The Gospel reading from the Mass for Sunday Cycle B of the 26th Week of Ordinary Time is Mark 9:38-43,45,47-48. 

Despite the disciples’ constant experience of witnessing Christ’s miracles and receiving His revelations, the disciples continue to be confused about Christ and themselves. After hearing the disciples arguing about which of them is the greatest, Christ rebukes them by telling them they must become servants, even to the extent as to receive lowly children in Christ’s name.   

John, the youngest of the disciples and called a Son of Thunder by Christ Himself (Mark 3:17), demonstrates his combative nature by wanting to stifle someone else who is casting out demons in the Name of Jesus. John’s troubling reason is that the other exorcist does not follow “us”; this in contrast to following “Christ.”  John has not yet realized his own smallness and that all power and glory comes exclusively from Christ. Christ rebukes John, saying that all who authentically (evidently the exorcist was successful and Christ approves) perform acts in His Name are not to be prevented and will be rewarded. Christ also reveals the nature of the ongoing spiritual combat by speaking in terms of “for” and “against.” 

Mincing no words, Christ reveals it is better to be strangled and drowned with a huge millstone around one’s neck then the fate of those who purposefully cause a” little one” (child; someone vulnerable) to sin. Christ confirms the reality of the Kingdom of Heaven and Hell, offering insights into the horrors of Hell (“unquenchable fire”, worms which eternally feed on flesh). From Christ’s words, it’s clear that Hell is much worse than the agony that men on earth could imagine: Hell is worse than gouging out your eye and being partially blind, chopping off a hand and living life as being maimed or cutting off one’s foot and being lame for your remaining life on earth.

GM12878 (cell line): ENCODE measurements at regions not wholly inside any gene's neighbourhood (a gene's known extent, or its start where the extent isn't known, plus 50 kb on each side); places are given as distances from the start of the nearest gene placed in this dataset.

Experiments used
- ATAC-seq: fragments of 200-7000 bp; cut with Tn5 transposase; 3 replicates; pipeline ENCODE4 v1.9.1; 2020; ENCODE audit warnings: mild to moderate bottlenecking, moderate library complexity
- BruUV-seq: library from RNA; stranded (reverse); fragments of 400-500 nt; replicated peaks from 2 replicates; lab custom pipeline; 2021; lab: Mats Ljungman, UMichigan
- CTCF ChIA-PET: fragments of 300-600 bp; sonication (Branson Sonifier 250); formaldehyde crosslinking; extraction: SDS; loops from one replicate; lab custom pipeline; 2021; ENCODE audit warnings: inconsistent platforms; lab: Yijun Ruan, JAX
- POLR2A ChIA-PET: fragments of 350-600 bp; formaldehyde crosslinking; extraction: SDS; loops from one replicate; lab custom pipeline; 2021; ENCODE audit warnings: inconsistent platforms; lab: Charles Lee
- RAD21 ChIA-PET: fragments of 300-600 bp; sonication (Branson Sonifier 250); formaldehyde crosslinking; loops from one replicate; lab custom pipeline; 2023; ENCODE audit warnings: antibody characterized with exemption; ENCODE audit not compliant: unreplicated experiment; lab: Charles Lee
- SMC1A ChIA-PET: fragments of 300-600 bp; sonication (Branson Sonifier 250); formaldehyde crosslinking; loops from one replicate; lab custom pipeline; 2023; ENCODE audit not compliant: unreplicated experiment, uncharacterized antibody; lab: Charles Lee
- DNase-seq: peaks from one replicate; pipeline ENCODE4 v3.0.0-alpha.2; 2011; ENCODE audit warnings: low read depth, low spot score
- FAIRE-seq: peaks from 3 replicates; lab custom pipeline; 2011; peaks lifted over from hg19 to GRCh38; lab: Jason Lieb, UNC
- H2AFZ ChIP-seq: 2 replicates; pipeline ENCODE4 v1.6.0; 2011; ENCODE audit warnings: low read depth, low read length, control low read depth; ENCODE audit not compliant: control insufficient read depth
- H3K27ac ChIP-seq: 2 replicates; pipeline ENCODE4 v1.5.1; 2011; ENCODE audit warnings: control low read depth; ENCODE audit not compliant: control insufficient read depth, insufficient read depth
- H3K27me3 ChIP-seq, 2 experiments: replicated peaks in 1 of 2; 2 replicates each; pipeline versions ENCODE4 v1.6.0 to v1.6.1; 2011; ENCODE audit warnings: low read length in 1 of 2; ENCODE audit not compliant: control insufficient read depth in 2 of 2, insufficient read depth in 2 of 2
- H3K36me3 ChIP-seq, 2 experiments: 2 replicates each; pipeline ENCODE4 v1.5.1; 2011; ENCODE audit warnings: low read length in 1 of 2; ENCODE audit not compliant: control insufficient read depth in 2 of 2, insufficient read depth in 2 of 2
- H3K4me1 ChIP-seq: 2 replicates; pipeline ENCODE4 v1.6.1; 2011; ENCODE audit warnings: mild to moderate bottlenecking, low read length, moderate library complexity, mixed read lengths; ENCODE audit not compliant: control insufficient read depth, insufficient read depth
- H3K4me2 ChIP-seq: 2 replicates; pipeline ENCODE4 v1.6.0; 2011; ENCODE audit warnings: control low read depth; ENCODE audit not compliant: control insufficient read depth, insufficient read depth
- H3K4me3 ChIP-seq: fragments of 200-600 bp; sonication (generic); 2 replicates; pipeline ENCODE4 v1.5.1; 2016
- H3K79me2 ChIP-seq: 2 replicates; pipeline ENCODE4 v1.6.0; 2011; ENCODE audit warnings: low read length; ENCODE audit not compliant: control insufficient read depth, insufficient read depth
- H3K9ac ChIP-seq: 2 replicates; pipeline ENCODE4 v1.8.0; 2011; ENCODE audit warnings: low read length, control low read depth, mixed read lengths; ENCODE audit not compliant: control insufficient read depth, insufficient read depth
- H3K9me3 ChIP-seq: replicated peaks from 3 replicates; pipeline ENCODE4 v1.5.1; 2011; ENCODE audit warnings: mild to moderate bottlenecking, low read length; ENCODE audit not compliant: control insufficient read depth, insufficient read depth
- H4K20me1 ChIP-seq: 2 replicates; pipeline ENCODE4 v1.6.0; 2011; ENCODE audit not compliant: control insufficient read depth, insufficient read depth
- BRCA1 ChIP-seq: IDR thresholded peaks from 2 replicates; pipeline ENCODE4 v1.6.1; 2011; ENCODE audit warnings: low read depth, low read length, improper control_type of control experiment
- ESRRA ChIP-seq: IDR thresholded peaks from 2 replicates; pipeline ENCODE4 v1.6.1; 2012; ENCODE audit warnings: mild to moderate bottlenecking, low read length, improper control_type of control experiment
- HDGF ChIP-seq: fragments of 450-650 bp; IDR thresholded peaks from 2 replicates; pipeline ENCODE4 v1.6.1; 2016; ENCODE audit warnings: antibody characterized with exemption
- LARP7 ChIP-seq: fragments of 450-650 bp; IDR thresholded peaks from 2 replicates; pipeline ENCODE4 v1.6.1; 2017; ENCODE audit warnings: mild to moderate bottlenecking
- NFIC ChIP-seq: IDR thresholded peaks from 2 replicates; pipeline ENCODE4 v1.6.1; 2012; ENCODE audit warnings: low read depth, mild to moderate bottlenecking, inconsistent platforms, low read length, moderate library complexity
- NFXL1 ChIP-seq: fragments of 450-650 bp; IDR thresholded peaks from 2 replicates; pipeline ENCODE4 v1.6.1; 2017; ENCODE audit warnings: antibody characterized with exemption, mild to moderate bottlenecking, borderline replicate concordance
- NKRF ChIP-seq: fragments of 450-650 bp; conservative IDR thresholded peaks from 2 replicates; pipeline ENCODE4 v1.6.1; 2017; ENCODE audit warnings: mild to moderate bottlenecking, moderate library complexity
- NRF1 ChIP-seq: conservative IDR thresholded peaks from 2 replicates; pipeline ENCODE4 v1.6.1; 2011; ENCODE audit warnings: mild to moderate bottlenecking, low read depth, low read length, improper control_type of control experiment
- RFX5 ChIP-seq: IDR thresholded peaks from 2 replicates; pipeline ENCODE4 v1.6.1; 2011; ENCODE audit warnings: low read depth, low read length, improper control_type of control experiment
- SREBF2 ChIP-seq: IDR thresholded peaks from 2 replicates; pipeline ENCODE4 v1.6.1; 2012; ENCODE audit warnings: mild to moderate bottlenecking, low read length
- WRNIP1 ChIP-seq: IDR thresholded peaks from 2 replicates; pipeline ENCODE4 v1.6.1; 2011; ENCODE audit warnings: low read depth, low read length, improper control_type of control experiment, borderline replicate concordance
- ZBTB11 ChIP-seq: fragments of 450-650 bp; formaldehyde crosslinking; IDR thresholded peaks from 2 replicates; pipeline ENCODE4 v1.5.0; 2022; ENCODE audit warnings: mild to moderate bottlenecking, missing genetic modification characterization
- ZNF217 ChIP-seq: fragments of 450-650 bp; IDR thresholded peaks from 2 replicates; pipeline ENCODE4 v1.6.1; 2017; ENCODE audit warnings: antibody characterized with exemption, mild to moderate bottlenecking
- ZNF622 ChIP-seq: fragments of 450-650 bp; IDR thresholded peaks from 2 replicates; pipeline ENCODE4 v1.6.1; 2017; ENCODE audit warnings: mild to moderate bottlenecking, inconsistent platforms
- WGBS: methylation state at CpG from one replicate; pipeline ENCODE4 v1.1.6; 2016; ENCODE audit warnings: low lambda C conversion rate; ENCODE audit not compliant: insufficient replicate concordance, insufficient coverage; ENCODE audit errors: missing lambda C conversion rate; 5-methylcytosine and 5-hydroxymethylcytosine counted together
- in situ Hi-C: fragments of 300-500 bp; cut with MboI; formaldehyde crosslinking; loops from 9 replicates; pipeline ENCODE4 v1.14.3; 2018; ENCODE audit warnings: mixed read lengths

Awed by Jesus ChristSon of God, Christ affirms the reality of the Kingdom of God and Hell (“unquenchable fire”).  Divine King, Christ rebukes even His beloved disciple John when necessary. Divine Judge, Christ reveals some will be rewarded for good deeds and others horrifically punished for evil deeds.  Divine Prophet, Christ urges His disciples to high levels of holiness.  

Being a Heroic Catholic Man

1) Marvel at Christ’s broad (in fact, infinite) perspective of Salvation History which allows for those who are not in full communion with Him can serve His purpose and eventually be saved through His own Grace (to reward). 

2) Despite the great scandal of those who are not in full communion with Christ’s Catholic Church (Orthodox, Protestants, etc.), Christ tolerates those who are not yet fully in communion. Review the Catechism’s teaching that The Church is One (CCC 813-822) and pray for Christ to heal the deep wounds of confusion and dissension and return the Church to complete unity. 

3) Sickened and furious about the widespread abuse of boys and young men by homosexual priests and the demonic coverup by bishops, cardinals and perhaps even popes, good Catholic men are frustrated by the lack of accountability and justice. Reflect upon the truth of Hell (CCC 1033-1037) and realize the fate of the guilty will be much worse than drowning (a millstone) or mutilation; pray for Christ’s perfect will to be done and for the fortitude to fight against perversion in the Church.